Sniffin’ Away the Feeding Tube: The Influence of Olfactory Stimulation on Oral Food Intake in Newborns and Premature Infants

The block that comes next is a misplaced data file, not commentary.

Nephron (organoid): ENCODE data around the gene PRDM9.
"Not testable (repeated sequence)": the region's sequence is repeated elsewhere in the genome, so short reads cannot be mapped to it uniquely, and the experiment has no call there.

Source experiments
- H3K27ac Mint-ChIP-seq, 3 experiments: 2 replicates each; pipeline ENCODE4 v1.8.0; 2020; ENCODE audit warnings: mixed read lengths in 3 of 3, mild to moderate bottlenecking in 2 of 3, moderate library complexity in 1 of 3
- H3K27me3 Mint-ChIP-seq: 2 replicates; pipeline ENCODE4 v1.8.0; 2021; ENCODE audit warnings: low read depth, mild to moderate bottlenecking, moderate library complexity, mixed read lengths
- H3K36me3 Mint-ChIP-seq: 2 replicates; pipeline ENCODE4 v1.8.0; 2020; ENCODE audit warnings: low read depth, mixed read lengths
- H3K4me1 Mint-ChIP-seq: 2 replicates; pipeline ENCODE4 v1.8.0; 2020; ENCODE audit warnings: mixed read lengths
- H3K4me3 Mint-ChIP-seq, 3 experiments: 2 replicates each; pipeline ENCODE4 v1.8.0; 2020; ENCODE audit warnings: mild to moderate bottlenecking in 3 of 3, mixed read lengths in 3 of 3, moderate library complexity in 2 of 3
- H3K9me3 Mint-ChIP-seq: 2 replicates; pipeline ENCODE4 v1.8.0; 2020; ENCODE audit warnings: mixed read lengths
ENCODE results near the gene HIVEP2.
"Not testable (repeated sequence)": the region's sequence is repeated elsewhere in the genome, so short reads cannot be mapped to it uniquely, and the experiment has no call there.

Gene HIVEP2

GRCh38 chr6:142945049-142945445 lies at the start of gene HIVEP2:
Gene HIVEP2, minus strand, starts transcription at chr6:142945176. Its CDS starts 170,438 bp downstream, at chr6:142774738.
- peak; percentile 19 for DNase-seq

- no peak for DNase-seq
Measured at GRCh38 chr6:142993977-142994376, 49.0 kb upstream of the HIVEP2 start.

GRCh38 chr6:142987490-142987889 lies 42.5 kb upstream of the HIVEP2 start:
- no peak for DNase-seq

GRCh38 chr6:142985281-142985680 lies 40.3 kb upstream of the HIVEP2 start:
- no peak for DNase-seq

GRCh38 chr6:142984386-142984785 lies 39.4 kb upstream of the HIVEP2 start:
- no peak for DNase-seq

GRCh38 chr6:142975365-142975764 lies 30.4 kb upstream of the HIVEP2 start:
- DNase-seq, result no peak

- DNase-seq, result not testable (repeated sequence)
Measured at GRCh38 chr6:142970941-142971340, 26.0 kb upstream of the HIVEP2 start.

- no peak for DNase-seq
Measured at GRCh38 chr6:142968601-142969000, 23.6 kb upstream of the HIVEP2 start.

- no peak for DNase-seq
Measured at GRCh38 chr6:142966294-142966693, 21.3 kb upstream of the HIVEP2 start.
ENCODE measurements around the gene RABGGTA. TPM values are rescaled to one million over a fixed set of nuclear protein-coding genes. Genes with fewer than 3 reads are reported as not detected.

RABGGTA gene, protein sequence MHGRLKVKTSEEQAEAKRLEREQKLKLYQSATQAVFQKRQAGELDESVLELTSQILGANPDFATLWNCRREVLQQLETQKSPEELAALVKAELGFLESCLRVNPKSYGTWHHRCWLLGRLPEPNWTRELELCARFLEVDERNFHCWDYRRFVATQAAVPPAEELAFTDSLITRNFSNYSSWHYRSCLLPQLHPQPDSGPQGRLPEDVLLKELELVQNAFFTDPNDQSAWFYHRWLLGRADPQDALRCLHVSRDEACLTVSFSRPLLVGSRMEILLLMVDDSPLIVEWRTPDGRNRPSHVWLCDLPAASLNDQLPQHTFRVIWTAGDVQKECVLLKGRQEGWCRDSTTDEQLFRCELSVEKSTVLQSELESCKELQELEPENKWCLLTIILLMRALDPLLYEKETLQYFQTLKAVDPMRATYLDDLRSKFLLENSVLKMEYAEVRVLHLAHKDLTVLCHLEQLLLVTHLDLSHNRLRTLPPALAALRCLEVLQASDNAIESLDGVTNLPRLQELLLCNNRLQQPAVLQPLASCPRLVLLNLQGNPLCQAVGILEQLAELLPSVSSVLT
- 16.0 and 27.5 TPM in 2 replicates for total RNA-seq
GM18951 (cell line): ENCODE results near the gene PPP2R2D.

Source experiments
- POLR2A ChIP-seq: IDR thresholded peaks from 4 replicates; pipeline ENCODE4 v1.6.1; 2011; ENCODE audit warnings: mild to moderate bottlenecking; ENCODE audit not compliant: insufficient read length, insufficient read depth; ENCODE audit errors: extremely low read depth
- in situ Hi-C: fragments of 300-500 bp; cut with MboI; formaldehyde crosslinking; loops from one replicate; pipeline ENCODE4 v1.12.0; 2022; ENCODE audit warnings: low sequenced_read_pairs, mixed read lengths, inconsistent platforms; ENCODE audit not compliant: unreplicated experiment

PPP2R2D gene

Chemical Senses , Volume 43 (7) – Sep 1, 2018

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Abstract